I spoke with a caregiver this morning. It seems that the town council officer gave her 24 hours to remove a cat because it hissed at someone. She mentioned that she quickly had it removed because she was worried. Another caregiver was however quite unhappy about this, thinking the TC officer had been unreasonable and I tend to agree.
The caregiver who called me also felt the officer was not being fair, but she's worried that if she complains, that he won't call her in the future. Also she said that the cat was actually wandering around upstairs on the third floor of a block.
I asked her if she had spoken with the officer about not removing the cat and asked if she thought it was aggressive. She said the cat hisses but is defensive. I also asked if she had tried to find the feeder so the cat won't go up as the cat is highly unlikely to be walking upstairs otherwise. She said that she was worried that the people in the block would mind her asking. She also said that they might not admit to being the ones who fed the cat or who were the cat's owners.
I told her that if she doesn't try, then she'll never know whether they do come forward or not. In addition, if you knock on peoples' doors or slip flyers underneath, they may mind, but what other options are there?
I also told her that she has to be more assertive with the officer. There is a big difference between being aggressive and rude and being more assertive. The problem is that this particular caregiver tends to be easily intimidated - by other caregivers, by the TC, by residents. As such, she tends to give it.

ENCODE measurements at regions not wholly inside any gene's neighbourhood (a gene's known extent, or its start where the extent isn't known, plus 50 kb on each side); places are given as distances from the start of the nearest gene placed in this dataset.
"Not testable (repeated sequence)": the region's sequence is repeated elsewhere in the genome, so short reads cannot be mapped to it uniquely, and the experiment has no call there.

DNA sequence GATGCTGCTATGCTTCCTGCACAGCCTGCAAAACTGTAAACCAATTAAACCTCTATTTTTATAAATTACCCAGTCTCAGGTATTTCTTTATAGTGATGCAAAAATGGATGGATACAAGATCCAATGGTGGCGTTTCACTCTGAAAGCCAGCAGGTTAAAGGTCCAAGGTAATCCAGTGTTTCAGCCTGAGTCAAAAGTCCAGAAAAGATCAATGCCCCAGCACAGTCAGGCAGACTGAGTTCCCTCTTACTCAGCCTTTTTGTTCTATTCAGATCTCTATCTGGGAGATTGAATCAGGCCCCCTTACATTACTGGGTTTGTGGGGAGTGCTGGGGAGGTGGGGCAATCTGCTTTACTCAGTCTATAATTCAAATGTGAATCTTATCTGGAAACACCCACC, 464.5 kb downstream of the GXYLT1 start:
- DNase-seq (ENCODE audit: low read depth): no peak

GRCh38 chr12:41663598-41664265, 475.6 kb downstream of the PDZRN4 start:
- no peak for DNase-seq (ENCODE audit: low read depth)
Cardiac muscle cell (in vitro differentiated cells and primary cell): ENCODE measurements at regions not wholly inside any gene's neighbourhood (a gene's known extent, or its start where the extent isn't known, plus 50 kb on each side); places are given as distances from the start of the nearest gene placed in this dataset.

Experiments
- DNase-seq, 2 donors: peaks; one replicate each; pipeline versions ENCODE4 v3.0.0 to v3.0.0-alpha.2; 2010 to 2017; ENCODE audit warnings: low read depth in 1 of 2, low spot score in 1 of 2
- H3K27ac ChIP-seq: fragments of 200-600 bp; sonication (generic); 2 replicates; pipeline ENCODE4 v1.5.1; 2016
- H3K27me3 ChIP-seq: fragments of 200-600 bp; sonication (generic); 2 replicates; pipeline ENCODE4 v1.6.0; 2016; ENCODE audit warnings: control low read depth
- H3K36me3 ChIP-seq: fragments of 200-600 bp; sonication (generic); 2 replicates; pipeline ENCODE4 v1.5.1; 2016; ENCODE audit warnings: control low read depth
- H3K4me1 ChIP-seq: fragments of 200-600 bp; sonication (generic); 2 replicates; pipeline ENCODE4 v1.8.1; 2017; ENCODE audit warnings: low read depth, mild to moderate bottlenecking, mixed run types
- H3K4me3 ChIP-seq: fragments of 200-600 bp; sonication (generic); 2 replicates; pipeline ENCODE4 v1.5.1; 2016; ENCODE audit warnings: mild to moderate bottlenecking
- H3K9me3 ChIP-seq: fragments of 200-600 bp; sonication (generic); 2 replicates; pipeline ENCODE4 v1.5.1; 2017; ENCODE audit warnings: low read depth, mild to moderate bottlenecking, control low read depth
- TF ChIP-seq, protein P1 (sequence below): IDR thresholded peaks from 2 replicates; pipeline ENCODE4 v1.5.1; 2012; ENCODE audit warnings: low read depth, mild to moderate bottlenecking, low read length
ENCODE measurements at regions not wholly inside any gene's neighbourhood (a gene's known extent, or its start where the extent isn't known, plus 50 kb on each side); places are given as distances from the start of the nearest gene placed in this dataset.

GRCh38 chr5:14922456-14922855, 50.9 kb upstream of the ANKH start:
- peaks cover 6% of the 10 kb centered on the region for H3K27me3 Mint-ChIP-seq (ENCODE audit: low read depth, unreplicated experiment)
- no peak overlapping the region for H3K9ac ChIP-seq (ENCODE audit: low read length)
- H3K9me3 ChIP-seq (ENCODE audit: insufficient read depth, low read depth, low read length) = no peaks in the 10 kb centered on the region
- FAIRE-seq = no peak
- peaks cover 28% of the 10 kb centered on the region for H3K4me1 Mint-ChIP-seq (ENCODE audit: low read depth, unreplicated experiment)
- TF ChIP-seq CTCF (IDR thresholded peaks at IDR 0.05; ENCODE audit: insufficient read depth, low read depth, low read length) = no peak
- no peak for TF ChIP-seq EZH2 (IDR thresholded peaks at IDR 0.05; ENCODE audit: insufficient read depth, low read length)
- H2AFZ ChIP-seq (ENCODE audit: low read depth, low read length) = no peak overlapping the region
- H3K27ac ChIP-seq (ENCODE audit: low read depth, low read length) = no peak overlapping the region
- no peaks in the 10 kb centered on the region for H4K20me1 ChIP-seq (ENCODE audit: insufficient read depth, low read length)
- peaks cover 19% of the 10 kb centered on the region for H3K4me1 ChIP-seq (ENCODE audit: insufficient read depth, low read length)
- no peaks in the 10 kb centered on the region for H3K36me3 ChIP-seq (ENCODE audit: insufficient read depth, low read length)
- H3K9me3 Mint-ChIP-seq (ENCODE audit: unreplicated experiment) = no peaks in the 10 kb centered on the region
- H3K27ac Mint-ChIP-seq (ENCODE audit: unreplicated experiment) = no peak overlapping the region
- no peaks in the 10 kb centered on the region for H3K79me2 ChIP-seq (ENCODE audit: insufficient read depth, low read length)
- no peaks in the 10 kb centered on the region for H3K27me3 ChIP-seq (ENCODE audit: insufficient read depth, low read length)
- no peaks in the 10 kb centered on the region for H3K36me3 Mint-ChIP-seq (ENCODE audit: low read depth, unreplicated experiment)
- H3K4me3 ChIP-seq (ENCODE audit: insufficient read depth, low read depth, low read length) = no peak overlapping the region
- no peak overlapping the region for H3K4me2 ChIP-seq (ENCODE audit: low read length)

If the officer has two competing parties - one party complaining loudly that the cats be removed on one hand, and a timid, shy caregiver on the other, who will the TC listen to? It's much easier to lean on the caregiver and get them to remove the cats.
Is this fair? Of course not - but if you happen to have an officer who is trying to resolve a problem as quickly as possible, they'll try and work on the party who is less likely to complain. It's human nature. In this case, if the officer tells the caregiver the cats are a problem she removes them promptly. Problem solved for the officer.
So it is absolutely essential to be a bit more firm when dealing with officers. It's not about being hostile and unfriendly - it's about not being a pushover. Either that or you have to be prepared to keep removing cats for the long haul whenever you get a call.